Report No. 262
(iv) Death penalty and anti-terror laws
2.5.8 Many laws under which the death penalty continues to be imposed have to do with terrorist offences. For example, death sentences under the Terrorist and Disruptive Activities Act, 1987 ('TADA'), Prevention of Terrorism Act, 2002 ('POTA'), and Unlawful Activities Prevention Act, 1967 ('UAPA'), continue to be imposed and upheld. For one thing, these death sentences are implemented even when the underlying law in some of these cases has either been repealed (TADA) or has lapsed (POTA).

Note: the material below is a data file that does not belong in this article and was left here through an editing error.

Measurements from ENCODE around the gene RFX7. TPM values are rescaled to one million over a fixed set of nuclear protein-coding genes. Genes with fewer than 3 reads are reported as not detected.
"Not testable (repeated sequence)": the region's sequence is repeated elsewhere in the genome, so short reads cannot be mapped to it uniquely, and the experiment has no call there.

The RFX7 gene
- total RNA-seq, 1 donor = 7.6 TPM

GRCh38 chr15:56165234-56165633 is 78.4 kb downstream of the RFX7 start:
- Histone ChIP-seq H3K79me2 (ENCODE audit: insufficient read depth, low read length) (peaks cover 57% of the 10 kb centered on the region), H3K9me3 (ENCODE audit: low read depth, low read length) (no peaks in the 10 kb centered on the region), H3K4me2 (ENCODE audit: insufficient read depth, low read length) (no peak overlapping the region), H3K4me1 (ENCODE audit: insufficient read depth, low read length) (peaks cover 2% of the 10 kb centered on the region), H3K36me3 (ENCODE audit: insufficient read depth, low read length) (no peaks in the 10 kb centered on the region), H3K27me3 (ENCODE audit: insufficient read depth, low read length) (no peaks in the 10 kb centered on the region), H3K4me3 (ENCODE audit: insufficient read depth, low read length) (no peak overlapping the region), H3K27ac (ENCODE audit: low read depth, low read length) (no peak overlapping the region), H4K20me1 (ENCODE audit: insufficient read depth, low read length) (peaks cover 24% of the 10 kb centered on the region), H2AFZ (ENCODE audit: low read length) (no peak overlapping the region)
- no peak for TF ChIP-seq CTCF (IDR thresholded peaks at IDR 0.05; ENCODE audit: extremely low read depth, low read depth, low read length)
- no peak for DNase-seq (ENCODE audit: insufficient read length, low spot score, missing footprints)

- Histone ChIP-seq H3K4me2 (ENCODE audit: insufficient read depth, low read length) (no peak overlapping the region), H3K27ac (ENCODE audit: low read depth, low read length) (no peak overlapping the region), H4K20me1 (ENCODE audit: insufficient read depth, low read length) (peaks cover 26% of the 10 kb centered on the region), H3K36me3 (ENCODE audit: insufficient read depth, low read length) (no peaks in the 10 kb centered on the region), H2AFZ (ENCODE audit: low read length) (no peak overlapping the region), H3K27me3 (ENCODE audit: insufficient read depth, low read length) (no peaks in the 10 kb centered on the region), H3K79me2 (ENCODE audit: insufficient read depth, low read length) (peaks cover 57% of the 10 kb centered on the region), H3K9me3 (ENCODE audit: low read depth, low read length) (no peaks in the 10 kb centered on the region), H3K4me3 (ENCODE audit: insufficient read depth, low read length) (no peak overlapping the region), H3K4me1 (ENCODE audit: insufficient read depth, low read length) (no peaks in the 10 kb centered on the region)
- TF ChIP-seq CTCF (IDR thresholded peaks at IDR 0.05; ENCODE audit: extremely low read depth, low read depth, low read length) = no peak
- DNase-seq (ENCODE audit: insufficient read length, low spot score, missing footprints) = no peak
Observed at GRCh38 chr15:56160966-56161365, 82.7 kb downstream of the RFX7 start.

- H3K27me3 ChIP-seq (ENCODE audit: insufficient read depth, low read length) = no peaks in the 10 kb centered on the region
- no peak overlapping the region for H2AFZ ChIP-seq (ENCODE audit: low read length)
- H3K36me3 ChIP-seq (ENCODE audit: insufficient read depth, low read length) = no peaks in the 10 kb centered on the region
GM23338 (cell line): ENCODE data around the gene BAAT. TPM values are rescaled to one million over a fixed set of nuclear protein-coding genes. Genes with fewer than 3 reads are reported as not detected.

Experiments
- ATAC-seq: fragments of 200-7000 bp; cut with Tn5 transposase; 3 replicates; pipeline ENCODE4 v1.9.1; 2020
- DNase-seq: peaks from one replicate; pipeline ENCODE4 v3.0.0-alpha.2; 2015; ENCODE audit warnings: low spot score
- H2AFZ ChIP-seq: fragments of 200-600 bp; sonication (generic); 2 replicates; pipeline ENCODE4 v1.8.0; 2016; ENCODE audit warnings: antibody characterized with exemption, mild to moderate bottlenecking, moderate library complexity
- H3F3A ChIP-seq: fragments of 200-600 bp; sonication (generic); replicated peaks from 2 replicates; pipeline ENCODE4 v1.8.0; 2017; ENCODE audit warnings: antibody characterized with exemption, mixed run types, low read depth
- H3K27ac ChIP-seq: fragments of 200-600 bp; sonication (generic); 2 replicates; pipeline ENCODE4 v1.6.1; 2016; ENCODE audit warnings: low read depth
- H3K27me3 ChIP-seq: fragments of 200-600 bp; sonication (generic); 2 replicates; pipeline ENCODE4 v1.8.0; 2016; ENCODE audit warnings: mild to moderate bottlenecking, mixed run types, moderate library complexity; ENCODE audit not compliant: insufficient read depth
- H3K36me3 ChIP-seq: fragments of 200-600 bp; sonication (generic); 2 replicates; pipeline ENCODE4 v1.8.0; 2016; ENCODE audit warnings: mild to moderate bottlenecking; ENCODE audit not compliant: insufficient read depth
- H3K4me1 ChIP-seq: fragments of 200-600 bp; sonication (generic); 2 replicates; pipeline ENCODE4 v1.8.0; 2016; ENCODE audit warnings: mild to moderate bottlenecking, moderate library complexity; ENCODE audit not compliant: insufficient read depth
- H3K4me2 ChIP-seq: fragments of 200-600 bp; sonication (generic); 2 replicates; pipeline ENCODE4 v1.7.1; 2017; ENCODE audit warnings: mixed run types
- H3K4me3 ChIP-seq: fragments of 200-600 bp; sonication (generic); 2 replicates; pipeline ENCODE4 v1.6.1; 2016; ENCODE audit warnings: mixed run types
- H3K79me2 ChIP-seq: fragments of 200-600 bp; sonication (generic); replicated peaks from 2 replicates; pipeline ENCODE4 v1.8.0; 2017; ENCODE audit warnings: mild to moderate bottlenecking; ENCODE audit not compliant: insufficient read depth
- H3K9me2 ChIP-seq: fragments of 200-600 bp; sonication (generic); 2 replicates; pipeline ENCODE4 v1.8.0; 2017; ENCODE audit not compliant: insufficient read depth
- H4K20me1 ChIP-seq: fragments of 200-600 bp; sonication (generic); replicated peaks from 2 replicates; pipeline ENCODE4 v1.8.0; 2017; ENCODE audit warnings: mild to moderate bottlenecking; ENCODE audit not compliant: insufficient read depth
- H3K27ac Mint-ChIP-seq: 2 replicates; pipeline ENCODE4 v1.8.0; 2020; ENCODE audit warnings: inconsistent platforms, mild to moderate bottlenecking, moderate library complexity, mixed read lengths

TADA in particular was repealed in the face of criticism for not respecting fair trial guarantees and amidst widespread allegations of abuse. Provisions in the TADA, POTA and now UAPA did not provide for the full range of fair trial guarantees: they defined offences vaguely, thus compromising the principle of legality; reversed the presumption of innocence in certain instances; allowed for long periods of pre-charge detention; made certain confessions to specific police officials admissible as evidence; and limited the right to appeal by only allowing appeals to the Supreme Court.